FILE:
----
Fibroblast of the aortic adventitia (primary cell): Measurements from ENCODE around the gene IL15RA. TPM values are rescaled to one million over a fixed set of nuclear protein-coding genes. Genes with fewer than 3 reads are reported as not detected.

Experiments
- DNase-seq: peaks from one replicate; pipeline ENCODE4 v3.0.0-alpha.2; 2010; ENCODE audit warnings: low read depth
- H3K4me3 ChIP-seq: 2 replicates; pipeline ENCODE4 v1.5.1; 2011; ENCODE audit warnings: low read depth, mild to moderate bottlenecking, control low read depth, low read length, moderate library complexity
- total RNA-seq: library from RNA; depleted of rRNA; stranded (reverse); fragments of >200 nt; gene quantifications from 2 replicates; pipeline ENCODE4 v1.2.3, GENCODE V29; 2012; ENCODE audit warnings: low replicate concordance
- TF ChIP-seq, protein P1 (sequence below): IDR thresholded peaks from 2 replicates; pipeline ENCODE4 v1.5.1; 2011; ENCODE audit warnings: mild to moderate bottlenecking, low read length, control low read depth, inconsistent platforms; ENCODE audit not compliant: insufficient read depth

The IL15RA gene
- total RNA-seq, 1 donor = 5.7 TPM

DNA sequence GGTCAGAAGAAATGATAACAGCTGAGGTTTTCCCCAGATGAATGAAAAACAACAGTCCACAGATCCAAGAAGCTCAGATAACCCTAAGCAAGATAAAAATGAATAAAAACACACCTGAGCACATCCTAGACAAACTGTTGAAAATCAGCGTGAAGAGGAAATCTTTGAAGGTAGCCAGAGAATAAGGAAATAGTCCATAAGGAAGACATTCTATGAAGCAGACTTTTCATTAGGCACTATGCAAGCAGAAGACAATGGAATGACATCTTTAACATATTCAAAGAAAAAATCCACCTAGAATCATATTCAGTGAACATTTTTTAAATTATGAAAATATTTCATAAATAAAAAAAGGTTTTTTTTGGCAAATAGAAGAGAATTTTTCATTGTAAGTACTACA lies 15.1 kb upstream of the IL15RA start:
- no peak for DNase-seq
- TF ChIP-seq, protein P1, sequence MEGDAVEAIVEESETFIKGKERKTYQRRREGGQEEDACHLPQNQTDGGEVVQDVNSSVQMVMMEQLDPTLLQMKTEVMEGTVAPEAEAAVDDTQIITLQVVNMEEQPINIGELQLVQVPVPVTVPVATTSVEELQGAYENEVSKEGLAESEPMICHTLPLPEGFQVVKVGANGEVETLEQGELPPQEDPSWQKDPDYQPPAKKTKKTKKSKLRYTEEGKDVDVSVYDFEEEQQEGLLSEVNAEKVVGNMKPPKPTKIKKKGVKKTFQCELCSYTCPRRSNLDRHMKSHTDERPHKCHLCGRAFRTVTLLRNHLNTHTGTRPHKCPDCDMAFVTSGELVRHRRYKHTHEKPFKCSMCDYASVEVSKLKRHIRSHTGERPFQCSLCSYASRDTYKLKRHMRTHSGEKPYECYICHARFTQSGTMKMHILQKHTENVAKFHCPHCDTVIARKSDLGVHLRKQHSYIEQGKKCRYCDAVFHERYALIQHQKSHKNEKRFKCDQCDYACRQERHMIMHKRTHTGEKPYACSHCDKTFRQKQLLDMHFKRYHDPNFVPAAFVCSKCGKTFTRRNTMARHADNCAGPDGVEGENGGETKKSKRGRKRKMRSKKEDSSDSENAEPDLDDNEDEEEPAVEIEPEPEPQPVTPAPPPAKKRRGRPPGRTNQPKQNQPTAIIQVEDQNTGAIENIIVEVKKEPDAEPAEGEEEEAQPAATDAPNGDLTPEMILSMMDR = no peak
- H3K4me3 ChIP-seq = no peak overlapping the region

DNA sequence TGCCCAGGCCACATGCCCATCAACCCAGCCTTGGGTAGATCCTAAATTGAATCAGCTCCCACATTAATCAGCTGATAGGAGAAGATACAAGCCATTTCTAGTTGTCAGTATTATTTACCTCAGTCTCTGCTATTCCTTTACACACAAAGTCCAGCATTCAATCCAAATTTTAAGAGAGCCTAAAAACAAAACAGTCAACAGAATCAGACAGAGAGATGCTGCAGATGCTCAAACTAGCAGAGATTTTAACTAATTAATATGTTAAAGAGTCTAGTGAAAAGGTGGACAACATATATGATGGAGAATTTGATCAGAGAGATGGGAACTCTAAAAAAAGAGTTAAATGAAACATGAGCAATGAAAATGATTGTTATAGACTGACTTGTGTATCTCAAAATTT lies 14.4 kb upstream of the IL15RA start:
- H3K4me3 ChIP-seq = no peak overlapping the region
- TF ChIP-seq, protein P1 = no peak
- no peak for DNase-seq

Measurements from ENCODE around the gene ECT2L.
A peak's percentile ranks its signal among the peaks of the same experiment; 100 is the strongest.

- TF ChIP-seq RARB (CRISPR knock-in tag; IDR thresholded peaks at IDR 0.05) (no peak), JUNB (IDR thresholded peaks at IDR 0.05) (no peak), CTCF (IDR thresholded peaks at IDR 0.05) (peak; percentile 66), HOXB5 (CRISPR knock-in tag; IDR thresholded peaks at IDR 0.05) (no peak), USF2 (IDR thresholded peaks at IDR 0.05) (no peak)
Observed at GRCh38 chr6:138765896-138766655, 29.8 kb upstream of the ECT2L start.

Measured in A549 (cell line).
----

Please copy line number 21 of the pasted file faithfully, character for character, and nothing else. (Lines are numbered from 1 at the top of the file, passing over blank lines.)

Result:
Measured in A549 (cell line).